Abstract: Background: Intrauterine growth restriction (IUGR) is an important cause of perinatal mortality. Early diagnosis of IUGR babies is an essential component in the management of various complications. Recognition of IUGR begins with the assessment of gestational age. Multiple biometric parameters including transcerebellar diameter can be used to predict the gestational age. Whether transcerebellar diameter can be used similarly for assessing gestational age in normal and growth restricted fetuses needs to be determined in Pakistani population. Thus, this study was designed to measure and compare the transcerebellar diameter between normal and growth restricted fetuses among pregnant women presenting to a tertiary care hospital of Karachi.Methods: This was a case control study. Singleton fetuses with intrauterine growth retardation were identified as cases and all the singleton fetuses with normal growth were identified as controls. Logistic regression was used to analyze the data.Results: Mean transcerebellar diameter of normal fetuses group was 34.02±3.56 mm, while mean transcerebellar diameter of growth restricted fetuses group was 35.29±3.37 mm.  Moreover, no significant difference was found in transcerebellar diameter between normal and IUGR fetuses while adjusting for maternal age and parity (OR: 0.92, 95% CI: 0.813-1.041).Conclusion: Transcerebellar diameter was found to be same between normal and growth restricted fetuses. Therefore this parameter can be used as one of the important tools in assessing the gestational age in normal and growth restricted fetuses and can be helpful for obstetricians in appropriate management of various complications during pregnancy.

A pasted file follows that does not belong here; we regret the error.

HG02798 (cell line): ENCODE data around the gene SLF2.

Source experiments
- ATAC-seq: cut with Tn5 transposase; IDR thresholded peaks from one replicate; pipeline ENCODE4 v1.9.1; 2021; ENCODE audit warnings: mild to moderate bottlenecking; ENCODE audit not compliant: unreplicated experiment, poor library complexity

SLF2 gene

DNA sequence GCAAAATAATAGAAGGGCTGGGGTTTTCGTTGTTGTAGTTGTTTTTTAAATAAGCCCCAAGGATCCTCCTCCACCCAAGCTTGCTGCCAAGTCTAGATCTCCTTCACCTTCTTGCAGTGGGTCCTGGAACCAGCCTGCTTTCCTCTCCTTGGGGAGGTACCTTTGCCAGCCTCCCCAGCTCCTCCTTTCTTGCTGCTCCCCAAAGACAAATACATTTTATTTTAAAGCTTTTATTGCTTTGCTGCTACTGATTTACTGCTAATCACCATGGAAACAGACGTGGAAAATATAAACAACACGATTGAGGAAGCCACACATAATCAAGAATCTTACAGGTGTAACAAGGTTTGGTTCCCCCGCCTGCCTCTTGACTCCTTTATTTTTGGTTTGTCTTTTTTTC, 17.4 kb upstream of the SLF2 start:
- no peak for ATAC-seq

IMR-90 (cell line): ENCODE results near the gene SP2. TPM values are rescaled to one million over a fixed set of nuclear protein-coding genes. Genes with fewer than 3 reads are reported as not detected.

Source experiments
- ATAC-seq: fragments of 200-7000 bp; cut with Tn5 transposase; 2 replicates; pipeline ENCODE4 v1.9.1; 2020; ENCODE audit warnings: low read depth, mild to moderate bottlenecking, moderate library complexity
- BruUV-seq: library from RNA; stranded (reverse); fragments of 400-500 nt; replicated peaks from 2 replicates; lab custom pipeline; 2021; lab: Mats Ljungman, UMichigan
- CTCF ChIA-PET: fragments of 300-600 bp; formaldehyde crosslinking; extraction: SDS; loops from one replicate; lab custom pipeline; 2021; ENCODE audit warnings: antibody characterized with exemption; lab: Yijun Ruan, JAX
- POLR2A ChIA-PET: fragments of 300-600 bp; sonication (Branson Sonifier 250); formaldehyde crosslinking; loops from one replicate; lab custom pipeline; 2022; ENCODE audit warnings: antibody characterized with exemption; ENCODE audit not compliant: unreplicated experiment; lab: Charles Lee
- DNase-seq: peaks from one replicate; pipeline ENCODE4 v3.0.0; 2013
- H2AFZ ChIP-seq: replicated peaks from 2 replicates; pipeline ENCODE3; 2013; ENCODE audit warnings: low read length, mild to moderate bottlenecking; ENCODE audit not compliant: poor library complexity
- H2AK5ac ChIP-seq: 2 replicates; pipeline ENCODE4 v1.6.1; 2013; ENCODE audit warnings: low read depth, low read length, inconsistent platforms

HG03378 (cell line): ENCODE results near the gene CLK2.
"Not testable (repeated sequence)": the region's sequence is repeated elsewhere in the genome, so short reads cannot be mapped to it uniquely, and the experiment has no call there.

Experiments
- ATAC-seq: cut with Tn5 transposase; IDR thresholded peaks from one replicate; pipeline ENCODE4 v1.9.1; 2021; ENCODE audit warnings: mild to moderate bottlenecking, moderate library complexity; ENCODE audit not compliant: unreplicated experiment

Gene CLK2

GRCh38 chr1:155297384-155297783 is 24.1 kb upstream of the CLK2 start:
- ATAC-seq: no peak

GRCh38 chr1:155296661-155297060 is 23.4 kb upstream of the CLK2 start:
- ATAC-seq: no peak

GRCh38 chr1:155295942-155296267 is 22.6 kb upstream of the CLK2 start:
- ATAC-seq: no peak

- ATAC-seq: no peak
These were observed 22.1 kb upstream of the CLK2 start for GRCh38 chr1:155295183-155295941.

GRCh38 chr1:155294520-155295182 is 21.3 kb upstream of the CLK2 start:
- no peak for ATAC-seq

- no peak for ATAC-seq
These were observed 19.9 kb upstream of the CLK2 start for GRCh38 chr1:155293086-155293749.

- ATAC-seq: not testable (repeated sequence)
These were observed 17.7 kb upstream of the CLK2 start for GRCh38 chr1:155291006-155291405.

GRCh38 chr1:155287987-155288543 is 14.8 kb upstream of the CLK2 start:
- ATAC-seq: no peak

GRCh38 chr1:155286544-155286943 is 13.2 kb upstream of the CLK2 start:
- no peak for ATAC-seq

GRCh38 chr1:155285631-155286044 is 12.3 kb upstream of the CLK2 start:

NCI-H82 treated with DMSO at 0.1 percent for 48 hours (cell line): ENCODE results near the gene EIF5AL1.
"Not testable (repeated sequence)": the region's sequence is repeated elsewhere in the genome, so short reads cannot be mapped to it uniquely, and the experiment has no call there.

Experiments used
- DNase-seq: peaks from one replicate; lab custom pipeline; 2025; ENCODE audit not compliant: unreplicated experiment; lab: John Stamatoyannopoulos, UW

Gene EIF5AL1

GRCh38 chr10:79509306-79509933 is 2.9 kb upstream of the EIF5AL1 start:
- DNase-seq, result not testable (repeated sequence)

PubDate: 2014-08-06
      Issue No: Vol. 2 (2014)
       
  • Role of ultrasound in determining small bowel intestinal obstruction:
           Findings at a public sector hospital of Pakistan

    • Authors: Zahid Ali Memon, Huzaifa Dawood, Muhammad Danish Saleem, Shaikh Hamizul Fawwad, Naheed Sultan
      Abstract: Background: Intestinal obstruction accounts for nearly 20% of surgical admissions for acute abdominal conditions. Keeping in view the wide array of etiological causes, prompt diagnosis of intestinal obstruction as the etiological cause behind acute abdominal pain is often difficult and deferred. In the present study, we evaluated the role of ultrasound in diagnosing intestinal obstruction of the small bowel in the setting of a public sector hospital of Karachi.Methods: This was a retrospective analysis of 150 patients who presented with small bowel obstruction at Civil Hospital, Karachi (June 2011 to June 2012). Those that underwent a pre-laparotomy abdominal ultrasound were included while mixed bowel obstruction or incomplete files were excluded. Ultrasound was used to identify the presence of obstruction, cause of obstruction, site of obstruction and presence of mass. All radiological findings were matched with surgical notes of laparotomy.Results: Abdominal ultrasound failed to detect mechanical obstruction in only 18.7% (n=28) cases (sensitivity 81.33%). However, ultrasound was not very effective in distinguishing the segment of bowel involved in obstruction in almost half the cases (56%). Ileo-jejunal loops were the most common site of obstruction as identified by ultrasound and later discovered upon laparotomy. The most common etiology reported was tuberculosis (30.7%), adhesions (24.7%), hernia (17.3%) and mass. Ultrasound detected mass as etiological cause in 14 out of 30 cases.Conclusion: Ultrasound is a cheap, safe and efficient mode of diagnosing mechanical intestinal obstruction involving small bowel in public sector hospitals.
      PubDate: 2014-08-05
      Issue No: Vol. 2 (2014)
       
  • Unmet need for contraception and unintended pregnancies among women of
           reproductive age group: A situation analysis

    • Authors: Sumera Aziz Ali, Savera Aziz Ali